In Canada, the name “dermatologist” is reserved for those medical specialists who, in addition to having earned a medical degree, have further completed an intensive five-year program of advanced medical and surgical training in the prevention, recognition and treatment of diseases of the skin, hair, and nails. All dermatologists must be certified by the Royal College of Physicians and Surgeons of Canada and/or or the Fédération des médecins spécialistes du Québec.
Dermatologists are the foremost medical specialists in dealing with diseases of the skin, hair and nails; choosing a career in this medical specialty requires extensive study. Dermatologists combine a balance of clinical skills, technical skills, and knowledge to provide the best treatment to their patients. Examples of disorders treated by dermatologists are skin cancer, eczema, psoriasis, acne, hyperhidrosis, alopecia, hirsutism, hair loss and many others. The name “dermatologist” is strictly reserved for medical specialists who have completed the following requirements.
Begin by enrolling in university and completing an honours undergraduate program that allow for a strong pre-medical education. Upon successful completion of a four year program and passing the Medical College Admissions Test (MCAT), application to medical school can then be made. Medical school training consists of another four years of study, after which time the designation of MD is awarded.
Following acceptance into one of the eight accredited Canadian universities offering a dermatology residency program, every dermatology resident receives five years of advanced dermatology training. The additional advanced medical and surgical training focuses on the prevention, recognition and treatment of diseases of the skin, hair, and nails.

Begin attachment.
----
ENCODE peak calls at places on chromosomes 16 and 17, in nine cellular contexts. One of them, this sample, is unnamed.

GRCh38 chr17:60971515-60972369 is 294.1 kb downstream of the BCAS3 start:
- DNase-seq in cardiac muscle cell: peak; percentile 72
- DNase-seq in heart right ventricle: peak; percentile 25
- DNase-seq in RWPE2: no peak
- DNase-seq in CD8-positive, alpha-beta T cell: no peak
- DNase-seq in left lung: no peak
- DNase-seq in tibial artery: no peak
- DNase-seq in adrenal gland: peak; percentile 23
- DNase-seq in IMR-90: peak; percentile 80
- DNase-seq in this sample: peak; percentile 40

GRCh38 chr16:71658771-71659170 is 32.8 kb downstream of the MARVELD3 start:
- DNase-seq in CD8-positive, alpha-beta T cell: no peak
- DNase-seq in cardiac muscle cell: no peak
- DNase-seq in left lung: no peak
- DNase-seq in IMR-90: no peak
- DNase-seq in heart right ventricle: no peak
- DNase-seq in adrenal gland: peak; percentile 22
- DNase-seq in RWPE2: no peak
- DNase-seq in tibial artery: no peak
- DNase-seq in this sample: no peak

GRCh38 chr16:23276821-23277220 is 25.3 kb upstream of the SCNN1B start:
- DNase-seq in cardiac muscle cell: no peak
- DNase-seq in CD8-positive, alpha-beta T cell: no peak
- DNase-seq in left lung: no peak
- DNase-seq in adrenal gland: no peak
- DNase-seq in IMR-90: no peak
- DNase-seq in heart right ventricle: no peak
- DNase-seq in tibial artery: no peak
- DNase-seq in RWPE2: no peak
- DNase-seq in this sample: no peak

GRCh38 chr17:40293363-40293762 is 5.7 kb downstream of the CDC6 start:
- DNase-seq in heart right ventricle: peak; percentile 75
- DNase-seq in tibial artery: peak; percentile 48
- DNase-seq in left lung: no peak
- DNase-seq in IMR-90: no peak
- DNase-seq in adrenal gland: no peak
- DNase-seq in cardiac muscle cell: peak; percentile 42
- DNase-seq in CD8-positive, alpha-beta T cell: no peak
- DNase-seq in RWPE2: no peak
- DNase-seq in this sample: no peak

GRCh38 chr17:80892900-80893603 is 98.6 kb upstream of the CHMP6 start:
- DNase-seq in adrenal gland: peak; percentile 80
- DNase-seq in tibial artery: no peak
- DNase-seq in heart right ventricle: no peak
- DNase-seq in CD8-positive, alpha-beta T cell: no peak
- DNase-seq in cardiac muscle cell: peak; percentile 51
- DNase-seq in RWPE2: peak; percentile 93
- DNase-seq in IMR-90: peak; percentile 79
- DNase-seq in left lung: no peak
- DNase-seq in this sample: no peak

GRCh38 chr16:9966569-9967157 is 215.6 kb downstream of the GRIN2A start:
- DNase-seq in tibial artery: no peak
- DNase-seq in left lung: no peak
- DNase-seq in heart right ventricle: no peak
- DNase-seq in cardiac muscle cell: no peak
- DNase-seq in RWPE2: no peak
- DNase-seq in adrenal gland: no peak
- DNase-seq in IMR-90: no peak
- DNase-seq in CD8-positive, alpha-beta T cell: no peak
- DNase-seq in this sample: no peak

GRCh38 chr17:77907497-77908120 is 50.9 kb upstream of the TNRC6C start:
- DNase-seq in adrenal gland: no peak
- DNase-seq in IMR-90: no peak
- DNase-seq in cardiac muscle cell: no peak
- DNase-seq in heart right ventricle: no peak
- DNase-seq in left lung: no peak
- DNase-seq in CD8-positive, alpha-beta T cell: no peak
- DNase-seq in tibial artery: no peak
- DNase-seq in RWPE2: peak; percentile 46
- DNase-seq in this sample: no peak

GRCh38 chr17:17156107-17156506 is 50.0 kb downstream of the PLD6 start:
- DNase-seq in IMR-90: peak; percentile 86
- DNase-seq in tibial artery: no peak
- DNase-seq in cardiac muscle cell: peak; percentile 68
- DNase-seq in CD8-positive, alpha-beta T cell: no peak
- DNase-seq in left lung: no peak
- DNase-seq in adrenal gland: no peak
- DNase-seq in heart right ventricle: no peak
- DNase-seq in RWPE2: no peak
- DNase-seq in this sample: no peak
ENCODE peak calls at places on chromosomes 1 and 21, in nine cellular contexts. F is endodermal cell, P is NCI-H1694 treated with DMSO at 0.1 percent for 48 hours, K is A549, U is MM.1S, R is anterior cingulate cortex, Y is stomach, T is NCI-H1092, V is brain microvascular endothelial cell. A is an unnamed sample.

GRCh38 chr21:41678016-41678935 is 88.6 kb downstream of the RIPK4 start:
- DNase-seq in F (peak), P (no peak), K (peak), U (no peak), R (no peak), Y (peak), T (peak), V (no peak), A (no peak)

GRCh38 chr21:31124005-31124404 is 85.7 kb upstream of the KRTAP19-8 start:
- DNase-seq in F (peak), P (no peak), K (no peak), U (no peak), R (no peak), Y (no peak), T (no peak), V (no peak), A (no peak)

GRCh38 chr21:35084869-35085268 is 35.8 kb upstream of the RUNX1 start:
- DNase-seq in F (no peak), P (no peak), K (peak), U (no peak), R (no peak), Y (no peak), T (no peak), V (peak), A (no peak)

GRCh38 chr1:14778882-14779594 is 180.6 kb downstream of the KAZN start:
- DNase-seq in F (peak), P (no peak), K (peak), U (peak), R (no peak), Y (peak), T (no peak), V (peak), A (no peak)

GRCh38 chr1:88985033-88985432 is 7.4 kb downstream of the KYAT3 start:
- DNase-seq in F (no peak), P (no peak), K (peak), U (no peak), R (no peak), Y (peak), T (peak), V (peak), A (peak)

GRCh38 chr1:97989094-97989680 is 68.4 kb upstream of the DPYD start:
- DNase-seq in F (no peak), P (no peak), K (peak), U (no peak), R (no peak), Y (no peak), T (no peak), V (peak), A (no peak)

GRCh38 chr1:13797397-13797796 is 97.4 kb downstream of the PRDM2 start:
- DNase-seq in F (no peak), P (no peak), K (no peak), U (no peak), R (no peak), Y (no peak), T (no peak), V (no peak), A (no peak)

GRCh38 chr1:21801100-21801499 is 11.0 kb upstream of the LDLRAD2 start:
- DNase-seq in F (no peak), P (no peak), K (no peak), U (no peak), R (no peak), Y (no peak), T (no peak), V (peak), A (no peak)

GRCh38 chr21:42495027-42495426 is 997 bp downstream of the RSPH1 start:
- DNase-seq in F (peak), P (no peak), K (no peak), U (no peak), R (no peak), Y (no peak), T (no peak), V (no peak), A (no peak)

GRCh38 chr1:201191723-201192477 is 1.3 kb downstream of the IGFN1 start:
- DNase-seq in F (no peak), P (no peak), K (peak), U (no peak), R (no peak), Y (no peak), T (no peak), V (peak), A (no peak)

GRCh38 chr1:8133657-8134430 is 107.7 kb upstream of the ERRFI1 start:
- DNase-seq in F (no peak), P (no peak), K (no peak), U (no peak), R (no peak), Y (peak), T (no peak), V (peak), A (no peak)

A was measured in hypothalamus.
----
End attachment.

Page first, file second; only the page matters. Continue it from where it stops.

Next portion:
Residency programs are divided as follows:
In Canada, all dermatologists must be certified by the Royal College of Physicians and Surgeons of Canada and/or la Fédération des médecins spécialistes du Québec and/or the American Board of Medical Specialties.
In order to become a certified dermatologist an individual with approved university training must pass a strict and regulated series of medical examinations at the end of their residency. After successful completion of the final examinations a Specialist Certificate in Dermatology is awarded by the Royal College of Physicians and Surgeons of Canada (FRCPC).
Some dermatologists choose to undertake advanced subspecialty training in programs known as fellowships after completion of their residency training. These fellowships can be between one to two years in duration. Fellowships in dermatology include pediatric dermatology, surgical dermatology including Mohs micrographic surgery, dermatopathology (pathology of skin diseases) and dermatological immunology.
To ensure ongoing proficiency, all medical specialists are required to complete a mandatory Maintenance of Certification Program regulated by the Royal College of Physicians and Surgeons of Canada. This involves a required number of hours of additional training within ones specialty over and above the daily practice of medicine.